Salvation Army emergency teams respond across flood-hit Kerala
FLOODING and landslides in Kerala, south-west India, caused by torrential monsoon rains, have claimed 350 lives and caused widespread damage and disruption. More than a quarter of a million people have been stranded and have taken temporary refuge in more than 2,000 emergency shelters which have been set up across the region. The Salvation Army, working in partnership with local authorities and in conjunction with other NGOs, is meeting immediate needs.
Initially, clean drinking water and emergency food packages were distributed – in challenging conditions – to 6,000 individuals in the flood-affected areas of Kottayam, Thiruvalla, Mavelikara and Peermade Divisions. Similar provision was made for survivors of the mudslides which damaged or destroyed scores of houses and businesses in the Kozhikode District. Although the location is 150 kilometres distant from the nearest Salvation Army centre, the emergency response team was able to help 30 families in this area rebuild their homes. The Salvation Army’s territorial commander for India South Western, Colonel Nihal Hettiarachchi, notes that although the needs are great ‘this act was very helpful to wipe away their tears, and it gave them hope and a sense of security’.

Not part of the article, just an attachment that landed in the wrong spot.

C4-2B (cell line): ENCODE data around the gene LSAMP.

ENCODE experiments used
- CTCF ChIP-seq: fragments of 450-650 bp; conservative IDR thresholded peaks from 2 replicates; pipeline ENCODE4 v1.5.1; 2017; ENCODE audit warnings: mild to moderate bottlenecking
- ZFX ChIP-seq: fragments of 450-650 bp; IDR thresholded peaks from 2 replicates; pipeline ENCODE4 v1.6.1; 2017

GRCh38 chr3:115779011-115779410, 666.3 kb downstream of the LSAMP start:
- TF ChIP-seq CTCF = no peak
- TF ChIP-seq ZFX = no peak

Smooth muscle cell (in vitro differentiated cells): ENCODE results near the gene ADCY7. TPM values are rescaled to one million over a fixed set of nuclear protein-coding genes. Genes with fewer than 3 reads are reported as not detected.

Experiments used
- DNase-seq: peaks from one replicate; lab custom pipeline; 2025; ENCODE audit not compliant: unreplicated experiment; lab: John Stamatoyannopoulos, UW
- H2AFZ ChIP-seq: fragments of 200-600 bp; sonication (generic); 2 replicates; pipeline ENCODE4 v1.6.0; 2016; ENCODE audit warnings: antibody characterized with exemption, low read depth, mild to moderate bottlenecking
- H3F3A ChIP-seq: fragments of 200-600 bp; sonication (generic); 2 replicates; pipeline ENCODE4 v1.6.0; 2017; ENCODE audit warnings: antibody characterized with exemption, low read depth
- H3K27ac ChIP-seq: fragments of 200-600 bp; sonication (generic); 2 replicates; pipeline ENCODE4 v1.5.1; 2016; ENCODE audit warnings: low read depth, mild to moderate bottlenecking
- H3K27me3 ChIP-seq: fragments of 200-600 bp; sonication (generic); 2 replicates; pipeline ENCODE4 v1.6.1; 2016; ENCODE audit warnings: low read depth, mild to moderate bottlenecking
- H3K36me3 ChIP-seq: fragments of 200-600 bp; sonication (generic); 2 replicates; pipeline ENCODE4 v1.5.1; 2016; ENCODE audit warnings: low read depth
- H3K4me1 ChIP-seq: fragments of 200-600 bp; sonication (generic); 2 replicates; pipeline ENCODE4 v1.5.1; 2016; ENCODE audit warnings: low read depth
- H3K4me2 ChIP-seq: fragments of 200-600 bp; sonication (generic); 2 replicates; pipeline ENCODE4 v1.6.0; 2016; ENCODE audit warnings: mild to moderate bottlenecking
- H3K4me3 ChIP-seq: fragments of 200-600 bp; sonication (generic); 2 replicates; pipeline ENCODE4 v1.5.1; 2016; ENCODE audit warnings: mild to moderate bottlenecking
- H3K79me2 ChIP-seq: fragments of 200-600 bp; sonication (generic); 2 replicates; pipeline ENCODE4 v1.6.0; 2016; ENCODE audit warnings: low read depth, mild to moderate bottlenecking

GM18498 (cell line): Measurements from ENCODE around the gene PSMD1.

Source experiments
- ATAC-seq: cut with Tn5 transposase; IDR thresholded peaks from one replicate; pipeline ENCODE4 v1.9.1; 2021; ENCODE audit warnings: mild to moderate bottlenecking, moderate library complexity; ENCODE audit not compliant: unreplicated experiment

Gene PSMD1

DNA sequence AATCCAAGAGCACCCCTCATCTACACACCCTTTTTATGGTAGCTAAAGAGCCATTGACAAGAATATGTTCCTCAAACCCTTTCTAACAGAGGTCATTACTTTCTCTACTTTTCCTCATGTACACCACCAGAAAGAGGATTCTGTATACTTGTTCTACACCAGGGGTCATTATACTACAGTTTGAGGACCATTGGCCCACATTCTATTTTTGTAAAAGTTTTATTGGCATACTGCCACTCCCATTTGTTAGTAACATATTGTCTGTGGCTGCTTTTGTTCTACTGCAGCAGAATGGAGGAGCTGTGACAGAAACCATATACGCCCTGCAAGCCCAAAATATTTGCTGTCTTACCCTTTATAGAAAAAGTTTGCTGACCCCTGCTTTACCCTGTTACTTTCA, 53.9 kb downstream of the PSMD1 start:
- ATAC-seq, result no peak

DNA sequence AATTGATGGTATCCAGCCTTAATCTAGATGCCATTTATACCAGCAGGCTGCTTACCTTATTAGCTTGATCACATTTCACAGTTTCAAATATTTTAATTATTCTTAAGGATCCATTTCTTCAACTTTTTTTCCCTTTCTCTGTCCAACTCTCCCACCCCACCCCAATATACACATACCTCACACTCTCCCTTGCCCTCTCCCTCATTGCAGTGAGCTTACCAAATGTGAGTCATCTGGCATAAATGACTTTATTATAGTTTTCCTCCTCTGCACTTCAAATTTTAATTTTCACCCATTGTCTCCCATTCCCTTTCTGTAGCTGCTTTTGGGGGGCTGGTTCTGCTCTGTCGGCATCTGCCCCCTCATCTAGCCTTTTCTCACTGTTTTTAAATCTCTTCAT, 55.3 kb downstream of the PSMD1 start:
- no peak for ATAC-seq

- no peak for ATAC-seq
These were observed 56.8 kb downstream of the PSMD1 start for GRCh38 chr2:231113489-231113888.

With communications severely affected across the region, and road and rail links disrupted, a 45-strong national disaster response force has been deployed, in addition to the local Salvation Army officers, soldiers and volunteers meeting human needs in the area. Following an assessment in each of the affected communities reached, work has begun to ensure that the needs of a further 8,000 particularly vulnerable individuals are met. This includes the provision of emergency medical care in a number of the relief camps.
Approximately 8,250 men, women and children in Idukki and Malapuram will also be provided with emergency provisions, mattresses and bedding. Materials will be made available to people rendered homeless in these communities in order that they can build temporary shelters for their families.
Pastoral and spiritual support will also be made available. Salvation Army response coordinator Major Jacob J. Joseph explains the relief efforts seek to ‘meet human needs without discrimination’, but also to ‘express our Christian love [and] ensure that flood and landslide victims are cared for … [with] God’s presence, love, care and protection.’
To support the efforts of The Salvation Army in these challenging times across the region, please visit the South Asia disaster appeal online.